The on-going attacks to the Second Amendment rights of law-abiding American citizens by the Bureau of Alcohol, Tobacco, and Firearms (ATF) has been relentless under the current administration.

ATF agents in Phoenix supplied firearms to the Sinaloa drug cartel, apparently in hopes of causing enough bloodshed along both sides of the border with firearms originating from the ATF plot to justify a ban on the semi-automatic firearms they were delivering to narco-terrorists. To this day, not a single ATF agent involved in the plot has been fired, and none have been criminally charged. Instead of complying with congressional investigations into the plot, the ATF and the Department of Justice under Eric Holder have stonewalled investigators, resulting in Holder being held in criminal contempt of Congress.

The same agency has recently attacked companies for selling so-called “80-percent receivers,” (an unfinished gun part), and has attempted to claim that shouldering an arm-brace equipped pistol illegal “manufactures” a short-barreled rifle, making people a felon for how they chose to hold an otherwise legal weapon. They’re still battling with Sig Sauer over what Sig called a muzzle brake, but what the ATF insists is a suppressor.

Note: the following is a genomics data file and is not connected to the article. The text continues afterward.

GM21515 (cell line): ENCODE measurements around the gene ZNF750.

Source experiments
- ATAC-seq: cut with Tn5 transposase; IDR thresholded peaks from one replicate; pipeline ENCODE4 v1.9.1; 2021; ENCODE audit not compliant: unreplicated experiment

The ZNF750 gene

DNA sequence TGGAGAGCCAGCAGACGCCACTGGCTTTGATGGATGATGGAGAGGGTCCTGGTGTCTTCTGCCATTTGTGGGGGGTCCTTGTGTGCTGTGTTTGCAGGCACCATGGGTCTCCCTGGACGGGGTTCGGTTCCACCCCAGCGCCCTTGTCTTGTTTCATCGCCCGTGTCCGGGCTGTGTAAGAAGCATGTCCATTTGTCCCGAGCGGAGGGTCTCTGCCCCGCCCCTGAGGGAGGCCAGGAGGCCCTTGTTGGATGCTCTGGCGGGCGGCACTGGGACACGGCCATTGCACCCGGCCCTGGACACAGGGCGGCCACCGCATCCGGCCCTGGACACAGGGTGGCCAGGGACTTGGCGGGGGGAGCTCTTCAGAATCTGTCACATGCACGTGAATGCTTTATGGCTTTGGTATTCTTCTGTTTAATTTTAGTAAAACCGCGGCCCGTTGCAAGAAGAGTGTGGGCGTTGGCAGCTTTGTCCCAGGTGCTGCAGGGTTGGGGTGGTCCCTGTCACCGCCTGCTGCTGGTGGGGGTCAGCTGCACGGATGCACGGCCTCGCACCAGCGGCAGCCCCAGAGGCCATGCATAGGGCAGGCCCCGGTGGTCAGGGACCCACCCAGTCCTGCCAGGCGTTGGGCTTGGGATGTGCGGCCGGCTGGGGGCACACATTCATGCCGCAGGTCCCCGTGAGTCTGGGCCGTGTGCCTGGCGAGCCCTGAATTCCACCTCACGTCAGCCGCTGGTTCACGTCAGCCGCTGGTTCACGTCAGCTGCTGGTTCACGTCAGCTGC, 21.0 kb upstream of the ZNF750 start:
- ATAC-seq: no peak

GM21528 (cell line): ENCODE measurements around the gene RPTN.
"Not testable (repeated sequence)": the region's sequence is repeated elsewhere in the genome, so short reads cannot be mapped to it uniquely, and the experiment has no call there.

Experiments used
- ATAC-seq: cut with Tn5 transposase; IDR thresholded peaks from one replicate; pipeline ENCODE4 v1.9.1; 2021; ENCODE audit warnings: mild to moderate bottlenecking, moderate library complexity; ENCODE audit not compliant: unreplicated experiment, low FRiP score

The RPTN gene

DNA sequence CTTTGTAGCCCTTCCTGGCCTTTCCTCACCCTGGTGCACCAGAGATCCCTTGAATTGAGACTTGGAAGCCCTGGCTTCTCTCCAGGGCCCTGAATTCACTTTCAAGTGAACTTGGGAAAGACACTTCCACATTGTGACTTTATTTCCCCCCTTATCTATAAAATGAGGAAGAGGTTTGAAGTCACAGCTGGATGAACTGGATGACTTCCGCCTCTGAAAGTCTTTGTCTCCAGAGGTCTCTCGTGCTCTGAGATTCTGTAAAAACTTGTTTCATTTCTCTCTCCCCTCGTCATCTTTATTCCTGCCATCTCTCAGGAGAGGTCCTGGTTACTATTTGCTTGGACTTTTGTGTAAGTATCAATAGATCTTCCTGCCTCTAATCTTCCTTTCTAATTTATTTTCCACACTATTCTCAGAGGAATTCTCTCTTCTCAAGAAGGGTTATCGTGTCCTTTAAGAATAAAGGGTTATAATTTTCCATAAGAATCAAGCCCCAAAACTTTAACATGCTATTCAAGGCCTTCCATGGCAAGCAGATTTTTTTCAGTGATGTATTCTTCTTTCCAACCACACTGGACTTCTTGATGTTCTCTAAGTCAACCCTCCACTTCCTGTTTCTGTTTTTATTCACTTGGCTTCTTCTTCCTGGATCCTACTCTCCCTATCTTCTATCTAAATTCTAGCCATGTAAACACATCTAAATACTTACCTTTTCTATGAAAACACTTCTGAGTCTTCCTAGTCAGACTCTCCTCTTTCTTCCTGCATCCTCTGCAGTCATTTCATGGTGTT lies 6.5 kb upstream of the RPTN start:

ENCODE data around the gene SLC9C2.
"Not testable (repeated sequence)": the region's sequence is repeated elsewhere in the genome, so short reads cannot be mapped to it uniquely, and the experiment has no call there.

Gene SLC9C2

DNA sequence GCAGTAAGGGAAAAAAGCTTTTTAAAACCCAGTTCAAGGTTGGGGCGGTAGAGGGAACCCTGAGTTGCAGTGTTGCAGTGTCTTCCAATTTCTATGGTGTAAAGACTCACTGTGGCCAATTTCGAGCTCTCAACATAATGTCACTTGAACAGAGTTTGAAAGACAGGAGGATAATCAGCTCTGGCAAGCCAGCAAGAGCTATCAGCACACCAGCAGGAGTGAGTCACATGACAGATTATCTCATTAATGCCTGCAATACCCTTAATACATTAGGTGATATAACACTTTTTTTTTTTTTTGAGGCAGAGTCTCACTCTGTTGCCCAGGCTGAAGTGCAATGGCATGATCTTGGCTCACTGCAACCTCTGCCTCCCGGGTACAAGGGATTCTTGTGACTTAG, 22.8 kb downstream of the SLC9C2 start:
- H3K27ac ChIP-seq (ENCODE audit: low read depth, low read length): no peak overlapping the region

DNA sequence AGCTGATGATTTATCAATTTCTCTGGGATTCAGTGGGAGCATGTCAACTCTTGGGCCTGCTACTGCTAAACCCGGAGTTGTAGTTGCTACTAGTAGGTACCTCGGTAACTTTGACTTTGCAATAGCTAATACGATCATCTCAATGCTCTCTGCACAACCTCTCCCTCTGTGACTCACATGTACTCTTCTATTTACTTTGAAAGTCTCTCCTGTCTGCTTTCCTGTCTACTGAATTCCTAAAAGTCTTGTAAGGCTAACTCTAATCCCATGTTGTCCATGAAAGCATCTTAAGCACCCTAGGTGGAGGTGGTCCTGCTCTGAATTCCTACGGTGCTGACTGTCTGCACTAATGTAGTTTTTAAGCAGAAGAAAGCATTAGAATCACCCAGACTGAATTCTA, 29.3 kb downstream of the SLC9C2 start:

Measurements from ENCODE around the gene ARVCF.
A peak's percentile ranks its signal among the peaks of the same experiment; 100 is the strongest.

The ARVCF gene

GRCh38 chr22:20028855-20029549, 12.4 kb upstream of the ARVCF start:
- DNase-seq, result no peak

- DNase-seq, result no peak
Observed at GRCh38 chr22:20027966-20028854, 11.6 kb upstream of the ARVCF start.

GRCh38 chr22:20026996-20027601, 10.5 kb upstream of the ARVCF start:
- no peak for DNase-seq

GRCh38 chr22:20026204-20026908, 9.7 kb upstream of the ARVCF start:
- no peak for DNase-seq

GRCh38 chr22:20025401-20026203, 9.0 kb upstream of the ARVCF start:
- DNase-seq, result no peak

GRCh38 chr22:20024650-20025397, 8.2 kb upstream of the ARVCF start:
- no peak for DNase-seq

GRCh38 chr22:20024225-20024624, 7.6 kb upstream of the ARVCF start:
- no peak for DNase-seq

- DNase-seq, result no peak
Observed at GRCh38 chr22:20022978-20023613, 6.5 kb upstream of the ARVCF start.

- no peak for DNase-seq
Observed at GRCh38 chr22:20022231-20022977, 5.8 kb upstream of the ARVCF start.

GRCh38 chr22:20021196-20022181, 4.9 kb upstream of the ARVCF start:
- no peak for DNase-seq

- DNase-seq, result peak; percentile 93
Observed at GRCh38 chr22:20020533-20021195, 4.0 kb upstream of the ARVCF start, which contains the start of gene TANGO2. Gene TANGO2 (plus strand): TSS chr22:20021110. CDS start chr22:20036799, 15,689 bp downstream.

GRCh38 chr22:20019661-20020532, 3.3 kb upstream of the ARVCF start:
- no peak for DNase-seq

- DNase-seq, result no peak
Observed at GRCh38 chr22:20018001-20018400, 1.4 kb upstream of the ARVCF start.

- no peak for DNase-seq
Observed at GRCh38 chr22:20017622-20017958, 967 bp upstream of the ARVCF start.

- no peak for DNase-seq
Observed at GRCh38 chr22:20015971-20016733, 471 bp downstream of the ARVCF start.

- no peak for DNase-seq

Time and again, the ATF has shown themselves to be capricious exploiters of poorly written laws, using crafty lawyers to pervert legislation to be used as legislators never intended against gun owners, manufacturing felons out of good citizens for victimless crimes.

While others would like to defund or disband ATF—and idea that has been debated for decades—a much more practical approach would be to simply remove from their control a number of archaic and nonsensical gun laws that have been crafted since the mid-1930s that should no longer apply in 2015. By narrowing their scope, perhaps the ATF could aspire to become competent within a narrower range or responsibilities.

A so-called “Firearms Freedom Act” could remove some of these obsolete and uniquely American restrictions on firearms, curtailing the manner in which the ATF could get into trouble, freeing them to focus on more pressing matters than the suppression of the basic human right to armed self-defense.